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Pitting Worker Against Worker
Posted on Apr 30, 2010
By Moshe Adler
But the problems that immigration creates can and should also be addressed directly. An example of how to do this is provided by Israel, because there the problem of immigration is even larger than it is in the United States. In the U.S., 39 percent of the population growth in the years 1990-2004 was due to immigration. In Israel during the same period, 86 percent of the population growth was due to immigration.
Of course, the concern in the U.S. is not about all immigrants, just about illegal immigrants. In Israel, on the other hand, virtually all of the immigrants are legal, as long as they are Jews. While this policy is objectionable in all kinds of ways, it’s nevertheless a useful case study in terms of immigration, since the immigrants to Israel are often poor. (Most of them, 80 percent in the years 1990-2004, came from the former Soviet Union.) So how does Israel deal with this influx of destitute immigrants? By letting them have enough time and enough income to find where they are most needed, they don’t add an imbalance to the work force as a whole.
Jews who immigrate to Israel receive welfare for 18 months, which in Israel is not called welfare but “assured income.” Immigrants also get subsidized mortgages if they wish to buy apartments, or rental subsidies for five years if they wish to rent. As for the makeup of the work force, immigrants get free vocational training and university students get stipends. Finally, free health insurance is available to immigrants for six months. The end result is that immigrants are absorbed with little or no opposition from workers: The work force grows, but so does the demand for labor. Some immigrants become construction workers, for instance, but the demand for housing and therefore for construction workers grows as the new immigrants are housed.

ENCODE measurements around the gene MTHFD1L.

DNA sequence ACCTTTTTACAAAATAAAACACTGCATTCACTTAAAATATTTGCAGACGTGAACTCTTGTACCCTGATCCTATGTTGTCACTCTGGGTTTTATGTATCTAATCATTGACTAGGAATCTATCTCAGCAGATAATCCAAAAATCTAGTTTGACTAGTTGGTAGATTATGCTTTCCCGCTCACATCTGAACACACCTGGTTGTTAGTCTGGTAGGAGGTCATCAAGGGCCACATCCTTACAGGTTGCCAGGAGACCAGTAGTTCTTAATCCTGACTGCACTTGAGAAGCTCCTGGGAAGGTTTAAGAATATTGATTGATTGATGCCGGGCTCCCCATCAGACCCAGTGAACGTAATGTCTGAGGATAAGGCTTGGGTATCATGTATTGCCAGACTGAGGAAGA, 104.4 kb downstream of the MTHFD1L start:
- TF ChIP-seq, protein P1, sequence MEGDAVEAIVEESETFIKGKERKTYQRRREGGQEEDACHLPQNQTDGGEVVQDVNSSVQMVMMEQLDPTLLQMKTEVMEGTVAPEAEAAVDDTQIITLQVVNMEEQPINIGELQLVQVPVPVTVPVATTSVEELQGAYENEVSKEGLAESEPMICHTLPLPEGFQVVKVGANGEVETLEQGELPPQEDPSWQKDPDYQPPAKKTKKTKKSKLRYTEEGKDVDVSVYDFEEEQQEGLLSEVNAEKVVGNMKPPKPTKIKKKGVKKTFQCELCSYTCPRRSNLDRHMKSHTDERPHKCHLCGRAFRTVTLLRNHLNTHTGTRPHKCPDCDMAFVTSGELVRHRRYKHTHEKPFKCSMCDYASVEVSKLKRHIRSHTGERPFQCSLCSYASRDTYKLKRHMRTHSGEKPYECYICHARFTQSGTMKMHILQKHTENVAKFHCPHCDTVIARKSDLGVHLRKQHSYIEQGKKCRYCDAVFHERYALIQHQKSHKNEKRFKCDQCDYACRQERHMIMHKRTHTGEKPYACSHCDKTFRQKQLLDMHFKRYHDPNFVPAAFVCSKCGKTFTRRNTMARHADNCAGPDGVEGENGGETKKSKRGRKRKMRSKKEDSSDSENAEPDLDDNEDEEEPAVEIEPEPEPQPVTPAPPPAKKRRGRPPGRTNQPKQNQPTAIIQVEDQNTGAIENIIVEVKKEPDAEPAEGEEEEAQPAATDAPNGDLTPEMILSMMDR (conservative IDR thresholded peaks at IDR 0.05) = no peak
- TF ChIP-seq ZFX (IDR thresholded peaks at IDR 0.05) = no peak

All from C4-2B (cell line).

Needless to say, giving these benefits to immigrants only would never be acceptable to workers who are themselves poor. But what if all poor workers got education, training, subsidized housing, and health care? These policies would be costly, but simply ignoring the problem and unleashing the immigrants on the low-wage job market without assuming any responsibility for the consequences is cruel not only to immigrants but also to low-wage, hardworking citizens. The problem of immigration cannot be separated from the problem of labor, and it’s time we dealt with both.
Moshe Adler teaches economics at Columbia University and at the Harry Van Arsdale Center for Labor Studies at Empire State College. He is the author of the book “Economics for the Rest of Us: Debunking the Science That Makes Life Dismal,” recently published by The New Press.
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